I’ve been holding out on you. First, because we weren’t sure if it would actually happen, and then, because we’ve been so busy making it happen. And now, it’s about time I shared it, so I can believe that it’s actually happening.
J is going to spend her senior year of high school in Italy. Yep, in less than a week, she’ll be going far, far away.
Are you completely freaking out? You probably should be, because I am completely freaking out. She will be getting on a plane on Wednesday. She is packing right this minute. It is apparently actually happening.
This has been an arduous process that began about this time last year, when J first broached the subject with Cute W and me. Apparently, spending all of that Covid time shut in her room learning online had motivated her to get out and explore. She’d been looking into programs on her own, and. . . well, what did we think? Personally, I never would have had the guts to go away to a different country for a full year of high school, but if she was up for it, we thought it was a great idea.
She had found several different programs that could potentially offer her the opportunity to study abroad in a country that was simply calling to her: Sweden. Why Sweden? She likes the winter, she appreciates their environmental awareness, she was charmed by the idea of going foraging for mushrooms in the forest. The drawbacks were that most of the programs cost about $14K to $18K, and it wasn’t entirely clear if and where they’d be running due to the pandemic. J met with her guidance counselor, and soon we switched gears.
The clear best choice for us was the Rotary Youth Exchange. We were vaguely aware that this was a thing that existed, and my dad was even a Rotarian. But I didn’t know much about it, and did we need to be members to participate? We did not. I’m sure that it varies from place to place, but here in Niskayuna, if a student is interested in an exchange and asks about it at the high school, they’re happy to connect you to the local Rotary club, and if you are a good fit for the program, they’ll basically endorse you as well as connecting you. I know that it can be very competitive in some places, and I’ve met people who weren’t selected, but in our local region, J is literally the only student going on a youth exchange this year, so the endorsement from the high school was enough to get the ball rolling.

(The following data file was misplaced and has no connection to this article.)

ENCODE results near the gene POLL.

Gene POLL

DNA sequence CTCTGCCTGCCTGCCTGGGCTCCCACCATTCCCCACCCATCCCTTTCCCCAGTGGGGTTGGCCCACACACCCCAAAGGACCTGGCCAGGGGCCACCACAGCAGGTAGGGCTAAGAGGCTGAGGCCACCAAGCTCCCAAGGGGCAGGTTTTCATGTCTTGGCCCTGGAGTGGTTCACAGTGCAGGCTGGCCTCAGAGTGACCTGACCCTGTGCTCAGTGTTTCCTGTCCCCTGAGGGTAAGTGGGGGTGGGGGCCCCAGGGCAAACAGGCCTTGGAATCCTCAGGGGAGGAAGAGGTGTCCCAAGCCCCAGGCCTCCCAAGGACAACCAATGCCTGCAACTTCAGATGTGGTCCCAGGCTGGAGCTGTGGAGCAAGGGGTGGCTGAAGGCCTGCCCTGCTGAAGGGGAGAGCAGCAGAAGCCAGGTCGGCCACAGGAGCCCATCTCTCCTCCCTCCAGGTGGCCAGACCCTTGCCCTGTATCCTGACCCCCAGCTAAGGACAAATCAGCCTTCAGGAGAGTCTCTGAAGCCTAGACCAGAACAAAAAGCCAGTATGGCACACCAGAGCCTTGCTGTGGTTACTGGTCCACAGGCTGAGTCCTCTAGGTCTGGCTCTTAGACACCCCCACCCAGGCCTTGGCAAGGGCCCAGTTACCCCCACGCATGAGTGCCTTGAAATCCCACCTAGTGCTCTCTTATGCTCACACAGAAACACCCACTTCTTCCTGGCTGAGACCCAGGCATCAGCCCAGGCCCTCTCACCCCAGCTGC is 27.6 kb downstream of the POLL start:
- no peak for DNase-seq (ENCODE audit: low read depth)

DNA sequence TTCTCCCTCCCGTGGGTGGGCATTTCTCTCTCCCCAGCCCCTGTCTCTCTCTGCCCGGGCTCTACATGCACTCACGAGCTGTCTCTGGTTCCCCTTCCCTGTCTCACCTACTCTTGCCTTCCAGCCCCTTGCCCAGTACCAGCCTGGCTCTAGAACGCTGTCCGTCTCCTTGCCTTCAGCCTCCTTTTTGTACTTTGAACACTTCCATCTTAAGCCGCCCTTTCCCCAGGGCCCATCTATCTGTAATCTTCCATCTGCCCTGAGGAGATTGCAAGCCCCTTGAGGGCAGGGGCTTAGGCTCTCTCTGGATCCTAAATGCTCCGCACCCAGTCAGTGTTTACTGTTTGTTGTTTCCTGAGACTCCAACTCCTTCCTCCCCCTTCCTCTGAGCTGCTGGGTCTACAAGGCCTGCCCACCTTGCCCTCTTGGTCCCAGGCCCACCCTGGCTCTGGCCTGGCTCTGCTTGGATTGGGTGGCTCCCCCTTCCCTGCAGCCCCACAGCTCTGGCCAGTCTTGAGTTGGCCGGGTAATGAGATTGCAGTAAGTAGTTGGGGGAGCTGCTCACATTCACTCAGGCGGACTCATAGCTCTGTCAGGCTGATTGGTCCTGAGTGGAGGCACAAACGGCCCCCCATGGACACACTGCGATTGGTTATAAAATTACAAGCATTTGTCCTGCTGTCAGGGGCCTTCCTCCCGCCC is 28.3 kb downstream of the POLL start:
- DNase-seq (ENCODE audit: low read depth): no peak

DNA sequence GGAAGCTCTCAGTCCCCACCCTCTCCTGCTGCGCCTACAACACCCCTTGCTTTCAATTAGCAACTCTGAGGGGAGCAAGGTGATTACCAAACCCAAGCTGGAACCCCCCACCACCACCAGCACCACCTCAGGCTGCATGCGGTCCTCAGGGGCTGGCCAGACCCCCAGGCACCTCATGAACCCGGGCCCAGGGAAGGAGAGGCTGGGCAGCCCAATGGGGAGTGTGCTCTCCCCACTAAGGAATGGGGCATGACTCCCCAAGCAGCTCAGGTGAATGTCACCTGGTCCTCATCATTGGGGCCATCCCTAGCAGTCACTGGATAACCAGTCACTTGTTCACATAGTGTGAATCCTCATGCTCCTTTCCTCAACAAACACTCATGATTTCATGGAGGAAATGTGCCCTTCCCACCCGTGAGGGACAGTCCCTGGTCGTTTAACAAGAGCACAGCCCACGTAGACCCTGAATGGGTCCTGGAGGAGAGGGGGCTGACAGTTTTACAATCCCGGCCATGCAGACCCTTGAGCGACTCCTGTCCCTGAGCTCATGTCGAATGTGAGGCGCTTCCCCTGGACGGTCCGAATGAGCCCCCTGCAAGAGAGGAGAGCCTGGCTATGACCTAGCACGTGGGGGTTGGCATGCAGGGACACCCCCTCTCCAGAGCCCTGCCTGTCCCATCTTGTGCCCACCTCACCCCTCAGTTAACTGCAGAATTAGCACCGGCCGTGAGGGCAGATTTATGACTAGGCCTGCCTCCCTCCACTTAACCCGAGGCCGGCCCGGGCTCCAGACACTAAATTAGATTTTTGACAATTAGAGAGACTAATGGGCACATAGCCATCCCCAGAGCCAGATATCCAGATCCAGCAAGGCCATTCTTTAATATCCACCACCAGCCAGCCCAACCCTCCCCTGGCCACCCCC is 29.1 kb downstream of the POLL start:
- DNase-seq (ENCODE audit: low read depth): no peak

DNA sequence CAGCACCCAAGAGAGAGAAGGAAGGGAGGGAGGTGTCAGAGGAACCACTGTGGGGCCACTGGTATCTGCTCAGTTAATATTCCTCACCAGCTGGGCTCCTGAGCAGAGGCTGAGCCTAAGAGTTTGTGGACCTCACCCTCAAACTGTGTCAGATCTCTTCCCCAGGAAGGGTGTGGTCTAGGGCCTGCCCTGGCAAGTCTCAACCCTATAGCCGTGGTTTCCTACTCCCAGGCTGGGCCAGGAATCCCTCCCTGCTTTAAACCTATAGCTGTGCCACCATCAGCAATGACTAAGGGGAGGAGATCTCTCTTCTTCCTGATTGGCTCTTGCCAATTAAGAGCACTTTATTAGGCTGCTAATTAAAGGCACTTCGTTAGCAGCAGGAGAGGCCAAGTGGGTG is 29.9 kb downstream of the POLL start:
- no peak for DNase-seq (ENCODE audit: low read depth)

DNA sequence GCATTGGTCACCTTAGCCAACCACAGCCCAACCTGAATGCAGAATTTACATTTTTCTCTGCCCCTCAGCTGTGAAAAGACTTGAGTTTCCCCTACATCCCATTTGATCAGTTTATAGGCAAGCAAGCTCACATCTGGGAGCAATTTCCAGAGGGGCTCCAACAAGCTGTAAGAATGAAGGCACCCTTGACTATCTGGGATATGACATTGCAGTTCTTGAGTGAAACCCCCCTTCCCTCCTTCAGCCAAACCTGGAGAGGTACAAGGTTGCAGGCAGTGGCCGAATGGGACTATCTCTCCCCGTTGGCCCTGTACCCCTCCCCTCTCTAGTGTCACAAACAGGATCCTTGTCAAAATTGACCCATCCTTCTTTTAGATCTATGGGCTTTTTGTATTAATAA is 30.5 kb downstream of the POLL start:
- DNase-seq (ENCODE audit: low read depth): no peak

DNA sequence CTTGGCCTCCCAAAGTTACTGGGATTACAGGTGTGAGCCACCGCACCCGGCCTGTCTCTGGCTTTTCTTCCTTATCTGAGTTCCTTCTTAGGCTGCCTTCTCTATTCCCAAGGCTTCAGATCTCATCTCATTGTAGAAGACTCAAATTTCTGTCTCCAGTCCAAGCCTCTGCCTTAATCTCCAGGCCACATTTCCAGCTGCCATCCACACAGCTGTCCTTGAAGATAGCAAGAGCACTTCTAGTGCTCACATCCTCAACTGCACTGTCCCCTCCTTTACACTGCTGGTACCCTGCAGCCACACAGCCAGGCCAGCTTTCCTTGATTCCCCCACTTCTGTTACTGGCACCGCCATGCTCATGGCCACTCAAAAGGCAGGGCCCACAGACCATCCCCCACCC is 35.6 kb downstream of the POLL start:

Why was Rotary Youth Exchange the clear best choice? Rotary International is a not-for-profit service organization, and they see the exchange as part of their larger mission: “Rotary Youth Exchange builds peace one young person at a time.” Rotary Youth Exchange students are ambassadors, but they’re also supported and welcomed by a bunch of tremendously lovely people who are deeply enthusiastic about the program. Host families are vetted volunteers, and many of them have hosted numerous young people already, and they keep doing it because they love it. There’s extensive preparation ahead of time, and then a support system beyond the host families set up in the host country. Rotarians are encouraged to host kids for dinner, to take them on day trips, and to invite them to join their clubs, teams, and volunteer pursuits. Rotary Youth Exchange scholars connect with each other, meeting “outbounds” ~ other kids from their area who are planning to go abroad ~ and “inbounds”~ the students from all over the world who will be studying for their exchange year in the same region ~ along with everyone they’ll meet in their new neighborhood and school. And since the students are serving as part of this peace mission instead of customers purchasing an exchange experience, they don’t have to pay for room, board, or school fees. There are expenses: travel, visa fees, supplementary insurance, and incidentals. But they also provide a stipend of spending money. So it is an awesome deal.
As it happens, Sweden isn’t doing the Rotary Exchange program this year. I’ll explain more about the process later, but, long story short, J is going to Italy, and she is thrilled about it. She’ll be attending a school in Trento, which is in Northeast Italy, in the mountains close to Switzerland and Austria.
Early on, we weren’t sure if this would work out, so J had kept her plans to herself, which was a bit tough. For example, when she played her last high school volleyball game, no one else knew she wouldn’t be back the next season, and of course she’ll miss those sports senior nights and other events. But even if no one knew that she’d be saying goodbye early, it’s definitely been on her mind all year long. Through all the most super-fun high school activities, she’s tried to embrace the moment while always feeling low-key excitement about what the next year would bring.
It’s also been a ton of work. She’s had her Rotary application and preparation activities, she’s been completing as many high school senior year credits as possible to keep on track for a June graduation, and knowing that she’ll be abroad all year means that the college search/choice/application process has been condensed, big-time. Plus, she’s been learning Italian. She’s been doing tons of work for most of the summer.
We are happy and nervous and excited for her. Of course, you know what this also means: we are Surprise Empty Nesters a whole year early. Stay tuned to hear how that goes.